The all clear has been given in Nikopol.
Vyacheslav Gladkov, governor of the Belgorod region in Russia, has published his daily operational message on Telegram. He lists several areas that have been subject to cross-border shelling by Ukrainian forces, but lists no casualties or significant consequences beyond damage to some power lines.
The claims have not been independently verified.
Here is a reminder of the key lines from yesterday’s Nato communique that relate to Ukraine. Dan Sabbagh reported that the language reflects opposition from Germany and the US that too firm a commitment could prompt an escalation from Russia and, if Ukraine were allowed to join the alliance while the conflict continued, it could ultimately bring Nato into a war against Moscow.
In its communique, Nato said:
Russia bears full responsibility for its illegal, unjustifiable, and unprovoked war of aggression against Ukraine, which has gravely undermined Euro-Atlantic and global security and for which it must be held fully accountable.
Russia must immediately stop this illegal war of aggression, cease its use of force against Ukraine, and completely and unconditionally withdraw all of its forces and equipment from the territory of Ukraine within its internationally recognised borders, extending to its territorial waters.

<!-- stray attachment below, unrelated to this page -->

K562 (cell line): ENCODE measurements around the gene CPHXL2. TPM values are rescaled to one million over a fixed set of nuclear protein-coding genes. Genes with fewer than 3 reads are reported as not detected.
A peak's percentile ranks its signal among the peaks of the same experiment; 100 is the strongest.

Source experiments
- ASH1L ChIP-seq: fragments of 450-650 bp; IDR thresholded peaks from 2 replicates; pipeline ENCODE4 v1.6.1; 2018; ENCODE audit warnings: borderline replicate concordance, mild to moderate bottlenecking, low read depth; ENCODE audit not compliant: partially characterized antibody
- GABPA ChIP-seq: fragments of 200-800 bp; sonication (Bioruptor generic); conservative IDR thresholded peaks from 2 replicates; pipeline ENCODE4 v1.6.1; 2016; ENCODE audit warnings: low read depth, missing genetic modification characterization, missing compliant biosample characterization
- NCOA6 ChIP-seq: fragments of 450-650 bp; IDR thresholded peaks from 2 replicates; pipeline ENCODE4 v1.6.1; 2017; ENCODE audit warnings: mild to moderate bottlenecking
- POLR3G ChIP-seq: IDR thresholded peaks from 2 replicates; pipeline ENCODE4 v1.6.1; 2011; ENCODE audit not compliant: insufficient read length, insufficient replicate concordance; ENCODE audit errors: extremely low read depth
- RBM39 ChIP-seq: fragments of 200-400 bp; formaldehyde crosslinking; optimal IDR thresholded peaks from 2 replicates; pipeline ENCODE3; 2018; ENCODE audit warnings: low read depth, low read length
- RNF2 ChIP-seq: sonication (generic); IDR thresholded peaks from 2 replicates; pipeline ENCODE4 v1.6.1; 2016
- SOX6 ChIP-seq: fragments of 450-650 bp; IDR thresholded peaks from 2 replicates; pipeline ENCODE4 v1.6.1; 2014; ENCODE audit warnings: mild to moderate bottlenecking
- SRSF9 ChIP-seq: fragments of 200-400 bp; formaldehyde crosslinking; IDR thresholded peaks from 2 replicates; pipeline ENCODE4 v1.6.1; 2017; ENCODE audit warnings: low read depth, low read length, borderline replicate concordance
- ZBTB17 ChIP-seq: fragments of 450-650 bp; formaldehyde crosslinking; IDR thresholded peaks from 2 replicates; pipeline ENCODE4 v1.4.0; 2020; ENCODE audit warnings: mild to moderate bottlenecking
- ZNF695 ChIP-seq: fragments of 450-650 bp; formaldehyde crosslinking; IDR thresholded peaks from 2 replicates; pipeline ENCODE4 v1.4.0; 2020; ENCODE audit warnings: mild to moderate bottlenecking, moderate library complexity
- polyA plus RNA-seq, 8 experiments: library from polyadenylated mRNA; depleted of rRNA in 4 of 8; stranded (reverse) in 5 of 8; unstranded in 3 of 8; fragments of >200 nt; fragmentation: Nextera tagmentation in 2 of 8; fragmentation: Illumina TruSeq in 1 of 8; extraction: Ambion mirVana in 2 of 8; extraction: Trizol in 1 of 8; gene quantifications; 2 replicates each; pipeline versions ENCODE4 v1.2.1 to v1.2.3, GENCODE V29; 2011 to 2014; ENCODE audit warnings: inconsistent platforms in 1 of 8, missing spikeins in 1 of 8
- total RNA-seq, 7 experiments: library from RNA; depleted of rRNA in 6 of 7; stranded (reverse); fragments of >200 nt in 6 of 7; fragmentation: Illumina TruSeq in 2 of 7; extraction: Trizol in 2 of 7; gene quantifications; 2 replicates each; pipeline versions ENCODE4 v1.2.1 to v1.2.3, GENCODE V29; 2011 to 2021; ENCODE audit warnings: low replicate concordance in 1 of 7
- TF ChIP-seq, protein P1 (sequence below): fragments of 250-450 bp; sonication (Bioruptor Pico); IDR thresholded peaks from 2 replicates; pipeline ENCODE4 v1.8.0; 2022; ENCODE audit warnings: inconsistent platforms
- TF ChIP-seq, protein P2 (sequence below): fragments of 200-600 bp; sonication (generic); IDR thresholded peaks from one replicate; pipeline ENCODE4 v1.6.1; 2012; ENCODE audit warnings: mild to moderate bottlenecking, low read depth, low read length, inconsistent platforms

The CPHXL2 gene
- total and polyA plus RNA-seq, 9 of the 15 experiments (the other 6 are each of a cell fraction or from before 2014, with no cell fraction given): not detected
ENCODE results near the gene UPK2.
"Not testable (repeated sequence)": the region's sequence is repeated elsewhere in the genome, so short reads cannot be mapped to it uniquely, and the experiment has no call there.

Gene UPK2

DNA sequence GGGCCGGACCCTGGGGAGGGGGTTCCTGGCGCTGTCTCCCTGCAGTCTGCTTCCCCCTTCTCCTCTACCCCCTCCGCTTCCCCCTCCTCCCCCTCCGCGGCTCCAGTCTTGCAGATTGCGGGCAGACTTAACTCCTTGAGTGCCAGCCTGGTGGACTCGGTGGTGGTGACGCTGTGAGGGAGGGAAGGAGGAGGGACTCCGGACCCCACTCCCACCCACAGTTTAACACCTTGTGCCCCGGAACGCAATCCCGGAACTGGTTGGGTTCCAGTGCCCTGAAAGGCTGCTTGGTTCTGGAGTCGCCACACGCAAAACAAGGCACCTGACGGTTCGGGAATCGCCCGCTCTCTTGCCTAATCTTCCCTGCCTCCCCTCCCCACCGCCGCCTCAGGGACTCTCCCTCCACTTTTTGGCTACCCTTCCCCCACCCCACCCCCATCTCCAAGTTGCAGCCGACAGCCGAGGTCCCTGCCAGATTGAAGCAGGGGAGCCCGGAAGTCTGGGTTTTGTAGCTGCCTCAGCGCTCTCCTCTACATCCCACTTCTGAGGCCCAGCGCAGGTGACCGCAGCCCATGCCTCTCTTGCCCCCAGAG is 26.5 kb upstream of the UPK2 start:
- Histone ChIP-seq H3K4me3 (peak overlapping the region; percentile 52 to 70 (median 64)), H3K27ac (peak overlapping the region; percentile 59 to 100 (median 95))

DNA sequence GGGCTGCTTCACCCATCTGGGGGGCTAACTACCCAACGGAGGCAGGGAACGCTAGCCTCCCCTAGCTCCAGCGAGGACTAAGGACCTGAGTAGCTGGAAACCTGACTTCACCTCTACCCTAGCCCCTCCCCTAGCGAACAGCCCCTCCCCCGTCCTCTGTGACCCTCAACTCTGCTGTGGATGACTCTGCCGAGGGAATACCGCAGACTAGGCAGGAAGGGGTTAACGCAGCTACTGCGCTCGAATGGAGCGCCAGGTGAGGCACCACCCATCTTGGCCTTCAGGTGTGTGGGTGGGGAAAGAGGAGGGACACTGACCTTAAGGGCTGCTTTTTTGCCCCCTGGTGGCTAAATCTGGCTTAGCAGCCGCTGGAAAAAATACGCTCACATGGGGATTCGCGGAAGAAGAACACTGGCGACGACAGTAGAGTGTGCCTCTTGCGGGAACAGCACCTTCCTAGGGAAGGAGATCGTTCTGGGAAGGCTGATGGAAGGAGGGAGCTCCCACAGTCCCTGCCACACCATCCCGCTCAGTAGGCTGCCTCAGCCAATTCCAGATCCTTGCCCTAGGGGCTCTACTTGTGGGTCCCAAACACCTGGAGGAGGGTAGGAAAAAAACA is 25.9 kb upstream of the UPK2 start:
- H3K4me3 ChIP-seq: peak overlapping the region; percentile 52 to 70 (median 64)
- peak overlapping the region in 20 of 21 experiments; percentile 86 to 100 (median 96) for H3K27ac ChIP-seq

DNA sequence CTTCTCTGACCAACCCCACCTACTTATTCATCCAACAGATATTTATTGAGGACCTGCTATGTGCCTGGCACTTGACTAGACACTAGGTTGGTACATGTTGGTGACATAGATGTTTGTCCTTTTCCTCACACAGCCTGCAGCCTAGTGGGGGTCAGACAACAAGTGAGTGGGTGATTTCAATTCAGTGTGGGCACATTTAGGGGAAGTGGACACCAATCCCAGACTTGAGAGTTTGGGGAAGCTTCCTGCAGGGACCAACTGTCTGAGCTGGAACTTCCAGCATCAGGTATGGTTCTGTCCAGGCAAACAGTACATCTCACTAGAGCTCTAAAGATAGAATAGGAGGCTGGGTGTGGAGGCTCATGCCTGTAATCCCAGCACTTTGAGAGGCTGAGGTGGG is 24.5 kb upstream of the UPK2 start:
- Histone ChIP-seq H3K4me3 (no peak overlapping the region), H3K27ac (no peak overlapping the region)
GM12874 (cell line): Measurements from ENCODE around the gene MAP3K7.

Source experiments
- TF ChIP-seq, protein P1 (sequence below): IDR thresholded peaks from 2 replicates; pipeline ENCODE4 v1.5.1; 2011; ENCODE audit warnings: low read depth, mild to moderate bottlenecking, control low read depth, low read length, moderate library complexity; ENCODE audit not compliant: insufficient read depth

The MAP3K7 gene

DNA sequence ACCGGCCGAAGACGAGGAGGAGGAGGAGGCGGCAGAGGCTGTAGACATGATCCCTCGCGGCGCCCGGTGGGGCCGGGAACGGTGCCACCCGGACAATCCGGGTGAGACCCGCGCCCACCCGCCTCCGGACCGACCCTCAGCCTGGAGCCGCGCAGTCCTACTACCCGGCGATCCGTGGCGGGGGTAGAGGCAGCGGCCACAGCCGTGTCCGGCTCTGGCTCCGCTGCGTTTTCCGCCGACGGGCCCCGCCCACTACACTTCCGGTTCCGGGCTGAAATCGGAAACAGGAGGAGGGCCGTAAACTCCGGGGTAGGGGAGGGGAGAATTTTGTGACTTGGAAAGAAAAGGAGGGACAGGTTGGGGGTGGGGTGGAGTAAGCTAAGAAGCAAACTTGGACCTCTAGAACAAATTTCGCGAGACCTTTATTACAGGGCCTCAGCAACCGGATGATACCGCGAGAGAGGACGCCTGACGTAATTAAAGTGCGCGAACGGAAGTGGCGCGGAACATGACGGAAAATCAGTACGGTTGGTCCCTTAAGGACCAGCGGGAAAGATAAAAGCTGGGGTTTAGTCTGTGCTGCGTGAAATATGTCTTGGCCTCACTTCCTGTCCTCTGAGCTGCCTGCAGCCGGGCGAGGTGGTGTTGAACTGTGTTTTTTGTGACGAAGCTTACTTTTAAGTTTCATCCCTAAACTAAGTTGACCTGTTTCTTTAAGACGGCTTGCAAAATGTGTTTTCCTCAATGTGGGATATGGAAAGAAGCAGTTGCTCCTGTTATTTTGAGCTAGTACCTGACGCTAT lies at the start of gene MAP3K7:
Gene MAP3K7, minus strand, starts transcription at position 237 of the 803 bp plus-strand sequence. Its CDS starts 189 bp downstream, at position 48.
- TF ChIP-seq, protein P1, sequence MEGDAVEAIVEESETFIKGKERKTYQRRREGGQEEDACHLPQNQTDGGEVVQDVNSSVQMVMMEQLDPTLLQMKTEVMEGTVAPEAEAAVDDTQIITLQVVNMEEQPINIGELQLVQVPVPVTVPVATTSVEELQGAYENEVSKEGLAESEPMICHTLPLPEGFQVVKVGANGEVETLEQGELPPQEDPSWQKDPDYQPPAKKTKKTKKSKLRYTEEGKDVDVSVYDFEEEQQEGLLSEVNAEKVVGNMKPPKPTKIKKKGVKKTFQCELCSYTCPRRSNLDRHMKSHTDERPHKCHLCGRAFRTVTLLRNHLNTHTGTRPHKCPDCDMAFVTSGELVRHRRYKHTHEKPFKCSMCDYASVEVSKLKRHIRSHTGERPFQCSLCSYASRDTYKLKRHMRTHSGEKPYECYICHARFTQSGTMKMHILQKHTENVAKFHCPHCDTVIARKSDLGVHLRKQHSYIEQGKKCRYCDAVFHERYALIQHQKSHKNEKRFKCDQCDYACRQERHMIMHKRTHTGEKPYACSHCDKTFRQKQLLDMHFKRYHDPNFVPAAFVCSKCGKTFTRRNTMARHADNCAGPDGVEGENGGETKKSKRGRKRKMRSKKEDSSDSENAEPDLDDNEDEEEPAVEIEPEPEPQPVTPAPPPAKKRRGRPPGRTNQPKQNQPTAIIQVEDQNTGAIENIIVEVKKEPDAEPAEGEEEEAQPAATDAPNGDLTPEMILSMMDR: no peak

We welcome the strong support in the UN general assembly for efforts to promote a comprehensive, just, and lasting peace in Ukraine. We welcome and support President Zelenskiy’s commitment in setting out the principles for such a peace through his peace formula. We are committed to achieving a just and lasting peace that upholds the principles of the UN charter.
We reaffirm our unwavering solidarity with the government and people of Ukraine in the heroic defence of their nation, their land, and our shared values.
We fully support Ukraine’s right to choose its own security arrangements. Ukraine’s future is in Nato. We reaffirm the commitment we made at the 2008 Summit in Bucharest that Ukraine will become a member of Nato, and today we recognise that Ukraine’s path to full Euro-Atlantic integration has moved beyond the need for the “membership action plan”. Ukraine has become increasingly interoperable and politically integrated with the Alliance, and has made substantial progress on its reform path.
The security of Ukraine is of great importance to allies and the alliance. To support Ukraine’s further integration with Nato, today we have agreed a substantial package of expanded political and practical support.
The continued delivery of urgently needed non-lethal assistance to Ukraine by Nato through the Comprehensive Assistance Package (CAP) remains a priority.